My name is Robert Duncan, and I’m from San Francisco, California. I’m definitely not a professor, and I’m not entirely sure what I have to offer you. But I have been listening to, playing, loving, hating and writing about rock ’n’ roll for more than 30 years.
I played guitar in a band when I was 12. I left college to be the singer in a band professionally, with some minor success and mostly frustration. At 21, I started writing about music. At 22, I became managing editor of Creem magazine in Detroit, Michigan, where I worked with the famous rock critic Lester Bangs, who became my close friend. If you’ve seen the movie Almost Famous, you’ve seen the great Phillip Seymour Hoffman playing Lester.
After Creem, I went back to New York City to be a freelance critic, writing hundreds of stories for Rolling Stone, Circus and just about every music magazine there ever was. Among my quote-unquote “accomplishments,” as you may have seen on that lovely flyer, I’ve interviewed Bruce Springsteen, Freddie Mercury, Patti Smith, David Bowie, Bryan Ferry, Kiss, Lynyrd Skynyrd, Ted Nugent, War, ZZ Top, Kraftwerk, and many others I can’t remember or you’ve never heard of. I’ve flown on a private jet with Keith Richards, jammed with Blue Öyster Cult, sung to Sammy Hagar (accapella) and Liza Minnelli, but not at the same time, and have witnessed Phil Lesh, the famous bassist of the Grateful Dead, in his underwear. I’ve seen the Yardbirds when both Jimmy Page and Jeff Beck were in the band. I’ve seen Elvis, the Beatles, the Stones, in 1969, when they were cool. Dylan, though not in a particularly good phase. Hendrix, several times, and he was too cool. I saw the Ramones at Max’s Kansas City, before the album, and Talking Heads at CBGB’s when there were about 10 people in the room. I’ve also written three books about rock ’n’ roll.
Which is where I want to start today.
To signify dorkishness, the 2001 movie Ghost World, set among contemporary twenty-somethings, clothed a character in a Hard Rock t-shirt. One measure (you surely have your own) of how far this 30-year-old brand had fallen. So D/C’s work, in close collaboration with Hard Rock’s new management team, started by clarifying and then communicating a new brand strategy to a confused rank-and-file. It continued on through revising the menus (graphically and otherwise), reviving merchandise sales and, through advertising, promotions and events, re-connecting the brand to contemporary culture and contemporary customers. Along the way, the agency completed a comprehensive, top-to-bottom design overhaul, which has now been awarded top honors from the prestigious REBRAND 100 competition, a worldwide contest that recognizes excellence involving both design and strategy.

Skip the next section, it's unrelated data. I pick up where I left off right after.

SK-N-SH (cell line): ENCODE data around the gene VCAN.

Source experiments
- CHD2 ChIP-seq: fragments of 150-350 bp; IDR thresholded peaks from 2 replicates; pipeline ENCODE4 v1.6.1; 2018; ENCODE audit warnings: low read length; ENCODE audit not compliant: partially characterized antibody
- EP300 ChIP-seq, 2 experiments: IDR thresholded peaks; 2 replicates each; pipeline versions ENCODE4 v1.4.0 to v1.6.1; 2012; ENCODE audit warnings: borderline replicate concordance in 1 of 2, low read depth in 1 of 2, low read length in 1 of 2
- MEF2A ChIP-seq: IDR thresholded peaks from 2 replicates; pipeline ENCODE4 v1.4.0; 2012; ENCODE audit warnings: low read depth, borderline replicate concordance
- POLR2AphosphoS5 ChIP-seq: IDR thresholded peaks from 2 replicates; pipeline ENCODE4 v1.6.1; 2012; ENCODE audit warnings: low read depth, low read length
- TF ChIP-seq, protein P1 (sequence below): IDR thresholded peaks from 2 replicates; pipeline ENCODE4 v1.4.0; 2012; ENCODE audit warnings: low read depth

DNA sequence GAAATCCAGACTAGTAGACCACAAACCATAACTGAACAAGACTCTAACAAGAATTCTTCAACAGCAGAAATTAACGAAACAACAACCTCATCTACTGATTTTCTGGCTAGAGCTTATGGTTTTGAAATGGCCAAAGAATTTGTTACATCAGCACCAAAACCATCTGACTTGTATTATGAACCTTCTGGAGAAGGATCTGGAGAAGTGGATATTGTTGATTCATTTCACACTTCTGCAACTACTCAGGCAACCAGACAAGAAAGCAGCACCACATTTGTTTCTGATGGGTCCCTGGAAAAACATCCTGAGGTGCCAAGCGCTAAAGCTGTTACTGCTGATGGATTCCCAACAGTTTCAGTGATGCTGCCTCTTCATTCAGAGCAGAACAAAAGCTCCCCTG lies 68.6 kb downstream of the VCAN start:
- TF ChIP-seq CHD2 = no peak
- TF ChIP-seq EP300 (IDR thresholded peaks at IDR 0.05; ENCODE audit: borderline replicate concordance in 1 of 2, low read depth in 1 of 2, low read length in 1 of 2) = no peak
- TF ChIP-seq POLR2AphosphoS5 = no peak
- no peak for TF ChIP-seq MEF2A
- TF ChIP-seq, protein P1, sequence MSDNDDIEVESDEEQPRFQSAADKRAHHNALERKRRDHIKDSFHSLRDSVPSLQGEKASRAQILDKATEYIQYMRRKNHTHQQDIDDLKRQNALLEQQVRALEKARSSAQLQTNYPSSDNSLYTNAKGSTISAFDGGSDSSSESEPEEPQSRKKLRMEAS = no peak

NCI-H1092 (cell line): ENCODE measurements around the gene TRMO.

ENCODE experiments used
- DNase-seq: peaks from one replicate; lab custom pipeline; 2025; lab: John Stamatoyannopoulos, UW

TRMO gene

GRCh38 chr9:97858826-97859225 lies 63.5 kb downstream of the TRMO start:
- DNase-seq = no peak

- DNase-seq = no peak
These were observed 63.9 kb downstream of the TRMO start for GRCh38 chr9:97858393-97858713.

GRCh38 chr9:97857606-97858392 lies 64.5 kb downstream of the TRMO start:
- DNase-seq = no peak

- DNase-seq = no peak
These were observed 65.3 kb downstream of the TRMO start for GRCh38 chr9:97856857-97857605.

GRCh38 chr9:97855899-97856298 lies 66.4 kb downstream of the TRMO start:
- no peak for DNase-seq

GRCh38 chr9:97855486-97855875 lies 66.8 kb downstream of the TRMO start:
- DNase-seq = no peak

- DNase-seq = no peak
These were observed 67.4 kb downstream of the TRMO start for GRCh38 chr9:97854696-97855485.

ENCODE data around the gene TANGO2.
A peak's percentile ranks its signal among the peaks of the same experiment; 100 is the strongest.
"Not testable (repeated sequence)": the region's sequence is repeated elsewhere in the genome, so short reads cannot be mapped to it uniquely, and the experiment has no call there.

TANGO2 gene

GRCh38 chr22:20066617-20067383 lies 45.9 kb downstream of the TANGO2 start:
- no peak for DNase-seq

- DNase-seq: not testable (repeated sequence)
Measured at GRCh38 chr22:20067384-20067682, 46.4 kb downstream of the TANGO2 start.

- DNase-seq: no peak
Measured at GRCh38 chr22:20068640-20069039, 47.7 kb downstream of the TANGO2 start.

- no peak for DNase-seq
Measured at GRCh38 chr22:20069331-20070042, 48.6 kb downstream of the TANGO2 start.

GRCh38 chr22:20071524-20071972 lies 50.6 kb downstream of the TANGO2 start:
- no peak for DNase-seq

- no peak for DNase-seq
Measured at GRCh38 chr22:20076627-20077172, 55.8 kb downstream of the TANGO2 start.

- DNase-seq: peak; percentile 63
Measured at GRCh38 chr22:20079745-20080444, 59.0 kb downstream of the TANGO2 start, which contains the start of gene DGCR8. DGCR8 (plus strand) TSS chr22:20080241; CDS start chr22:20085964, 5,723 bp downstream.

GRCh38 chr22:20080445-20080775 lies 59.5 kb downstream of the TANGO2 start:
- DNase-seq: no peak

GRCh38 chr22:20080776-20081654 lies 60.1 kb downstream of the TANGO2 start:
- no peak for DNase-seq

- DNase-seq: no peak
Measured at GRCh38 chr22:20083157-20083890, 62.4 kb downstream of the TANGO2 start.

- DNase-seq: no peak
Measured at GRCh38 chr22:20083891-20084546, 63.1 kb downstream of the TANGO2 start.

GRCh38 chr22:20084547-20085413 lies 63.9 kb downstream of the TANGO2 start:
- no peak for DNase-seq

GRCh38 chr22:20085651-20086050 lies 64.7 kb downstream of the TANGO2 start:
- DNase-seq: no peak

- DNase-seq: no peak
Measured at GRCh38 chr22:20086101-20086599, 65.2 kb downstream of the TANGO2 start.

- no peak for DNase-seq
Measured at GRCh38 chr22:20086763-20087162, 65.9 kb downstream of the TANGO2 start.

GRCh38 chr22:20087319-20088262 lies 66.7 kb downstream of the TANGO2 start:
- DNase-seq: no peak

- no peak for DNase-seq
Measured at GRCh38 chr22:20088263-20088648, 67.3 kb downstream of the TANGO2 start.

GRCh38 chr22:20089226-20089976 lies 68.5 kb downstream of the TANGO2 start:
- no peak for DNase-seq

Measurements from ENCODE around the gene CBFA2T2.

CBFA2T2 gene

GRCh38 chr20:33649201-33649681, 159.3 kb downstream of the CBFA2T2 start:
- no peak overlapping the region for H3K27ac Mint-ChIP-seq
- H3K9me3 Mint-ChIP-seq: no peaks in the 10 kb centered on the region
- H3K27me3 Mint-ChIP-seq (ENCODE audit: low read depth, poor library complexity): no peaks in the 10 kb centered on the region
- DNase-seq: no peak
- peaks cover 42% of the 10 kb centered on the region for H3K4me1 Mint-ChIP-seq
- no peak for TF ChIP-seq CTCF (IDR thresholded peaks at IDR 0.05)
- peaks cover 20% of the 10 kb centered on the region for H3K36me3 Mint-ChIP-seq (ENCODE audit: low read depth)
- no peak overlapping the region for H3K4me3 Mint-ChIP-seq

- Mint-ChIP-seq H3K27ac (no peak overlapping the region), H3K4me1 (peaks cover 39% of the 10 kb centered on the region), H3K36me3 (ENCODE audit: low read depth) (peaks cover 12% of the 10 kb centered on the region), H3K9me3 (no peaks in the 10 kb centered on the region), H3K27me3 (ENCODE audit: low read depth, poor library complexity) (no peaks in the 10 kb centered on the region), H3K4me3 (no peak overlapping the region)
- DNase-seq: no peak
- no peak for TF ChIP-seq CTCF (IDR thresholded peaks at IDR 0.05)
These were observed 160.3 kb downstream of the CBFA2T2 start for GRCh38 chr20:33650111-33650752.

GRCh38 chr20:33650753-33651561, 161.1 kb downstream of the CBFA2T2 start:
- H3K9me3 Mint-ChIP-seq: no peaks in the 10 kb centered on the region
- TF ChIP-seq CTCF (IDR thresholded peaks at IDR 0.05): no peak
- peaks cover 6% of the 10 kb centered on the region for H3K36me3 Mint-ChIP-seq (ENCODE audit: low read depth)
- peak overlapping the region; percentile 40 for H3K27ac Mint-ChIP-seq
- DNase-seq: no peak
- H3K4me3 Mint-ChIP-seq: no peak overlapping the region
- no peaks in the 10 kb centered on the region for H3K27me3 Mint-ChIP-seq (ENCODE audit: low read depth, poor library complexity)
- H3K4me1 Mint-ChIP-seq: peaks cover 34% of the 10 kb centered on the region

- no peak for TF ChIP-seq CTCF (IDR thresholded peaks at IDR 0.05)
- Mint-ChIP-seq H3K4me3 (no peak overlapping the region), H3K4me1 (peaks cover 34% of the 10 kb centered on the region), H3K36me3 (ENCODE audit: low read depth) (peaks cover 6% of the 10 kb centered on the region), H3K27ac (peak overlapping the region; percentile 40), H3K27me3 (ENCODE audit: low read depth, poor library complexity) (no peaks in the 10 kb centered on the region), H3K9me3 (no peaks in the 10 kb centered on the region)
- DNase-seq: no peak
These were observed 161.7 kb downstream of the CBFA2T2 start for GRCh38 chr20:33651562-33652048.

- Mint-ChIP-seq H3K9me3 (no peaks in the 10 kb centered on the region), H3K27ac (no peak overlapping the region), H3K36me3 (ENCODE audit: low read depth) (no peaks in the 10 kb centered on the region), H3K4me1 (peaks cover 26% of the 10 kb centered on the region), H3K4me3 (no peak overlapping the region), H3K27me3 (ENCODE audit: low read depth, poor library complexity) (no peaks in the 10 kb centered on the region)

View the full case study.
After years of “temporarily” working in Marin County, Duncan/Channon has now occupied its beautiful new top-floor offices at 114 Sansome Street in downtown San Francisco. D/C’s world headquarters encompasses the entire 14th floor of the Roaring Twenties -era Adam Grant Building, as well as a smaller 15th floor penthouse, accessible by private elevator, that is being converted (god help us) into “The Tip,” a fully operational lounge, complete with wet bar, wine cellar and rooftop cigar salon.
The agency plans to celebrate the grand opening of The Tip, as well as the epochal move to San Francisco, at a sedate and dignified D/C soiree on Friday, March 28, from 5 to ???
By the way, opening day at the new space, March 3, saw the return of the D/C bunny, first sighted skateboarding through the agency’s Bad Decisions holiday party in November. Other than that, the transition has been exceedingly smooth — well, except for phone numbers not getting transferred, the building manager questioning the movers’ insurance and the ultra-cool, custom-built, orange and white Steelcase reception desk not showing up.